Thursday, March 31, 2011



SAMUEL PROCTOR: We had been in negotiations with Fannie Flagg to create a show for CBS for several months. We finally put something together that clicked with the network and CBS agreed to give us a 13-episode run. I knew that there was a way to get Frankie involved, so I had Fannie and Frankie meet. I was happy to see the two of them hit it off immediately.

FANNIE FLAGG, AUTHOR/COMEDIENNE/FREQUENT MATCH GAME PANELIST: I could tell immediately that Frankie was an old soul. I liked that about him. He also had the ability to make people laugh even when he was saying something completely serious. To make a modern parallel, Frankie was kind of like the absolute opposite of Tracy Morgan.

FRANK: I had known of Fannie from her sweaters on Match Game. I may have been eight, but I knew how a sweater could be filled out even back then. She was a great person, too. I was happy to work with her.

The show had Fannie and veteran actor Earl Holliman playing the characters of Fannie and Tuck, a married couple with three children living in the rural south.

SAMUEL PROCTOR: The show was called Who Took the Gravy? It was originally called The Whitman Family, and then Fannie, but the title came from a joke that we had in the pilot. It became a running joke through the first seven or eight episodes.

SCOTT KANNBERG, HEAD WRITER, WHO TOOK THE GRAVY? We didn’t even have the joke said at the dinner table all of the time. It became a contest between the writing staff as to the weirdest place we could have the line said. We had one episode where Earl said it while on his fishing boat. It became a popular catchphrase for a brief period of time.

There were two original ideas that came from the show. The first one was that Flagg and Holliman both played welders.

SCOTT KANNBERG: I know that having Fannie Flagg playing a welder was a bit unusual, but both of my parents were welders, so it kind of became homage to them.

SAMUEL PROCTOR: I didn’t care what they did for a living, as long as the jokes were funny. But you’d be surprised as to how many good welding jokes can be written.

SCOTT KANNBERG: Fannie also liked the welding idea…it was a very positive character for the women’s liberation movement.

The second original idea that came from the show originated from Frank’s character, Jeffrey, who was the youngest son. Jeffrey loses the use of his legs after being hit by lightning, and in the course of his electrocution, he becomes a Catholic in an all-Baptist family.

SCOTT KANNBERG: It was Frankie’s idea, really. We were trying to find a way to make the wheelchair idea work, because the network wanted the wheelchair, you know. They were dead-set on it. So Frankie’s sitting there listening to the writing staff toss around ideas, and he says, “What if I was hit by lightning? That happens in the South a lot, doesn’t it?It was genius.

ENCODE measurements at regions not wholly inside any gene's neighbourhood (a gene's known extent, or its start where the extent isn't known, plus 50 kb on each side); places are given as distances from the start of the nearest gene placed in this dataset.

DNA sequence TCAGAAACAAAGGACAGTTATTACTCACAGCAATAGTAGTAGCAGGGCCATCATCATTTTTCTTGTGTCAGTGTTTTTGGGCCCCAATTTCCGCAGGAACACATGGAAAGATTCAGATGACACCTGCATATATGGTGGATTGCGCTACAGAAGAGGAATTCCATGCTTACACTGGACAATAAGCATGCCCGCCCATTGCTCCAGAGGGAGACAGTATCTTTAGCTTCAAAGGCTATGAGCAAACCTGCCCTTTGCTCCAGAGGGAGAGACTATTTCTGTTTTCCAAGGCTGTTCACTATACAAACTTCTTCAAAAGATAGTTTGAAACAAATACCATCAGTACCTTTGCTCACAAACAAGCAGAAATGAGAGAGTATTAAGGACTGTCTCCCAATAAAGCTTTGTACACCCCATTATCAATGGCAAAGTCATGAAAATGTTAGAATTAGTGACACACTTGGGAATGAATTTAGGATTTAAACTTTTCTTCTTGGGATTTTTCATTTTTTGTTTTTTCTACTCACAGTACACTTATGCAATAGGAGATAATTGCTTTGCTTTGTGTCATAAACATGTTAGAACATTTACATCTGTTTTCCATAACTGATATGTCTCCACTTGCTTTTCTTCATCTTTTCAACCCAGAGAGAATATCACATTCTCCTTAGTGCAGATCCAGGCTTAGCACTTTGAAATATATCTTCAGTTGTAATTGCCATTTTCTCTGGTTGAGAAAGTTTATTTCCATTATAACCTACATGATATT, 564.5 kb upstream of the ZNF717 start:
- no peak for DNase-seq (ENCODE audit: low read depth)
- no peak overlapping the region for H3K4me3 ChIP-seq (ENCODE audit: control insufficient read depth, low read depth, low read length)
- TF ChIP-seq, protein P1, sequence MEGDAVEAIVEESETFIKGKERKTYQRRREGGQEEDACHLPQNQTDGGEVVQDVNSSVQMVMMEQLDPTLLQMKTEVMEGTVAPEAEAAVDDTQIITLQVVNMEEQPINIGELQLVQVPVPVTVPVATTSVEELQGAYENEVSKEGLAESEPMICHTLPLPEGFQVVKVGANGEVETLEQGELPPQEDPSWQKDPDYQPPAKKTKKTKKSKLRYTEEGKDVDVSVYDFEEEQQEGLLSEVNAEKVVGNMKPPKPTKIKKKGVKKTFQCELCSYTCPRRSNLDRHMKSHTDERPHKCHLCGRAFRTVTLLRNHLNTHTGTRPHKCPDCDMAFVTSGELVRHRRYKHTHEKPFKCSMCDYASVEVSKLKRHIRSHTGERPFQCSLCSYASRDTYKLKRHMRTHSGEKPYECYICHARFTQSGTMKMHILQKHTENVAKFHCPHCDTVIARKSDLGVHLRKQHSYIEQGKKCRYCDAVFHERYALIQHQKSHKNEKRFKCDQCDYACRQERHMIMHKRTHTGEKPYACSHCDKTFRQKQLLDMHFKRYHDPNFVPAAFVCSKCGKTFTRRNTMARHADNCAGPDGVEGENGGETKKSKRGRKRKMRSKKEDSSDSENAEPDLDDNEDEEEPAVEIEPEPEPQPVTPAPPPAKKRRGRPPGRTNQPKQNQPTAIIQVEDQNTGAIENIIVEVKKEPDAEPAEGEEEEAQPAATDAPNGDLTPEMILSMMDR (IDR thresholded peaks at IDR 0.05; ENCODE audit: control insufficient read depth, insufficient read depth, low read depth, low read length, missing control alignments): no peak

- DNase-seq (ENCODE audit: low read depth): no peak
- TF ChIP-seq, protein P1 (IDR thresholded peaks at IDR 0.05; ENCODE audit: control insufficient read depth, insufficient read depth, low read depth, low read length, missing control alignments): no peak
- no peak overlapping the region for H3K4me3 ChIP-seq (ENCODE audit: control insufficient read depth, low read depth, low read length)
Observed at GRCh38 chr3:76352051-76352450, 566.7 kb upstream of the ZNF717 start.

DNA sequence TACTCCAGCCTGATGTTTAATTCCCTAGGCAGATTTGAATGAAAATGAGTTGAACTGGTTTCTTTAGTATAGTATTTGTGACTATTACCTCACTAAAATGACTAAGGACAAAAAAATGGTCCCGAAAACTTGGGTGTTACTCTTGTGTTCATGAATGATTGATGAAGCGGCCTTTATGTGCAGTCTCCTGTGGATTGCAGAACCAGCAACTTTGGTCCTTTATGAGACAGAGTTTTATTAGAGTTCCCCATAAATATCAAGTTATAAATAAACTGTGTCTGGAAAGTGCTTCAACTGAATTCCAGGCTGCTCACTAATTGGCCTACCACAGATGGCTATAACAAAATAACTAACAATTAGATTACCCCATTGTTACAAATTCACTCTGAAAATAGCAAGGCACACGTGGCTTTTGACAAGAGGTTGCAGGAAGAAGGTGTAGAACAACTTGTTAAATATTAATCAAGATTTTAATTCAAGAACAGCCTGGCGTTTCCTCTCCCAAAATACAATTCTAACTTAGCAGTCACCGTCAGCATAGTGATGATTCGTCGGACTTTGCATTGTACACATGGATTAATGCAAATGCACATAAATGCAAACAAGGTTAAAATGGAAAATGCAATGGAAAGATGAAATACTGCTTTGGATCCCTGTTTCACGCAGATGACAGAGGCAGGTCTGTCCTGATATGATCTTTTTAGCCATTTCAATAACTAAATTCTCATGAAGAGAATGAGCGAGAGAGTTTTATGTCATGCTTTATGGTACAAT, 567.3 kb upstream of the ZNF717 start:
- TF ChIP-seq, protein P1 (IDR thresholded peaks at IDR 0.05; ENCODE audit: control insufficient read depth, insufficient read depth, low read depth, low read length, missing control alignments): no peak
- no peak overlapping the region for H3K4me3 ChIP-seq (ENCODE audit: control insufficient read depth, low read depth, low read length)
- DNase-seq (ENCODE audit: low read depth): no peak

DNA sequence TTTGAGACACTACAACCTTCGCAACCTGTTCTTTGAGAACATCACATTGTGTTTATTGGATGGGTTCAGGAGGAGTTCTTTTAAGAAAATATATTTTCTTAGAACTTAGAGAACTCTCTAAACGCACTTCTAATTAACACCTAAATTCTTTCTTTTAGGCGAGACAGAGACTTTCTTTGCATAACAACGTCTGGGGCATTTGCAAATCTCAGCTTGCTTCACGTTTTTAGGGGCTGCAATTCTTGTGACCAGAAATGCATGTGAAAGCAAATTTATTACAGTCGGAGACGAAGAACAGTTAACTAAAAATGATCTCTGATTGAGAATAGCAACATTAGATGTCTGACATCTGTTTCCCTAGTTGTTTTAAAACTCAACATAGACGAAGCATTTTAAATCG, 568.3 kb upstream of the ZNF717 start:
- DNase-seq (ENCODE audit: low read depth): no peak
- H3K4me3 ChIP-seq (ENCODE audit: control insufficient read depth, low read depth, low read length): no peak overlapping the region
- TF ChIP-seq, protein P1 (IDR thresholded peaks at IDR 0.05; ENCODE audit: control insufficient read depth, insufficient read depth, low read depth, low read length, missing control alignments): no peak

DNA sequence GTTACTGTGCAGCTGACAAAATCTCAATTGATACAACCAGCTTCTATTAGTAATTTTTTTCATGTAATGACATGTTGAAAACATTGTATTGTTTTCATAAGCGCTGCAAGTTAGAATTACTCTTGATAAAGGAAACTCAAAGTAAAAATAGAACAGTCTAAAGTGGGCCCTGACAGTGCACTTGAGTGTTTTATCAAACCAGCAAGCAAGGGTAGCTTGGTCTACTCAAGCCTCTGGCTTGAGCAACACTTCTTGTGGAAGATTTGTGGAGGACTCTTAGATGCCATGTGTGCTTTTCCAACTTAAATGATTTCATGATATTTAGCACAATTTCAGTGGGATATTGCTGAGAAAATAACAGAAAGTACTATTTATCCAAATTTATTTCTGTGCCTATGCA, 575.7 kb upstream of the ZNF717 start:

FRANK: That was my idea, it’s true. Then one of the other writers says, “What if the accident turns him into a Catholic, and the rest of the family was Baptist?” I had been meeting with Father McGuinn for my religious studies – the studio chaplain had to be all-denominational, you know – so I had a vibe as to what Catholics were like. I remember my favorite line on the show was based on that. In the pilot, my brother, Teddy – played by Arthur Stanville, he was great – he says to me, “So, Catholic boy, what are you giving up for Lent?” I respond, “Since I have to go into the bathroom after you, I guess I’m giving up hope.” There was a lot of subtext in that character. Deeper than your average third-grader.  Even the bathroom jokes were smart.

Upon completion of the pilot, CBS knew that they had something that would interest a broad audience.

BENJAMIN WILKERSON, NETWORK EXECUTIVE, CBS: The show was very Middle America, but it was smart, too, and it also had a heart. I guess it was a lot like M.A.S.H. in that way, except for the whole Korean War and liberal agenda thing. Frank was a big part of it, too. We thought about giving him his own catchphrase, something that wasn’t “Who took the gravy?” and would make him stand out. We tried, “Hey, I’m crippled, what do you expect?” for a few episodes, but that caused some issues.

That was not the only controversy that the show caused. Jason Pearlman and Jon-Asher Carlson, two actors from the Jarrett Thibodeaux School of Acting for Handicapped Children and the protestors who pelted Frank with rocks and garbage upon his entrance to the Rudolph Simoneaux Acting School, decided to continue their protest of a non-handicapped actor playing a handicapped person by appearing on television and radio talk shows and denouncing Frank. Unfortunately for Pearlman and Carlson, the protests did not work.

LEONARD “BUCK” FENITA: Here’s the one thing that Frankie had that not many people ever have: you’re not gonna out-martyr him. You had two kids who were in wheelchairs, for crying out loud, and who got the sympathy? Francis, that’s who. He understood the media better than any other child actor I worked with, bar none. I remember in one television interview that he did during the protests where suggested the sad music that should play in the background during his most emotional part. It got both the reporter and the producer of the story nominations for a local Emmy.

SAMUEL PROCTOR: I believe the protests actually helped out the ratings the first two weeks.  You know what they say, any publicity helps.

FRANK: And when the news came out on that Carlson kid came out, well, that’s when it all ended.

JASON PEARLMAN, FORMER CO-CHAIR OF HANDICAPPED ACTORS FOR HANDICAPPED PARTS: I had no idea that Jon-Asher was faking his own affliction, as well. He was a really good actor, I guess. It really took the steam out of our sails from that point.

JARRETT THIBODEAUX: It forced me to put in a strict screening process to get into my class. That actually helped my business, though, because any time you put restrictions to admittance to anything in Los Angeles, everybody wants in to your place.

Jon-Asher Carlson could not be reached for comment. It is rumored that he is currently working at a cannery outside of Juneau, Alaska.

BENJAMIN WILKERSON: After the first three weeks of airing, we had a solid hit, hovering around the teens in the ratings and winning its time slot. Frank was becoming a bit of a breakout star, too. We had to get him out there on the circuit, strike while the iron was hot.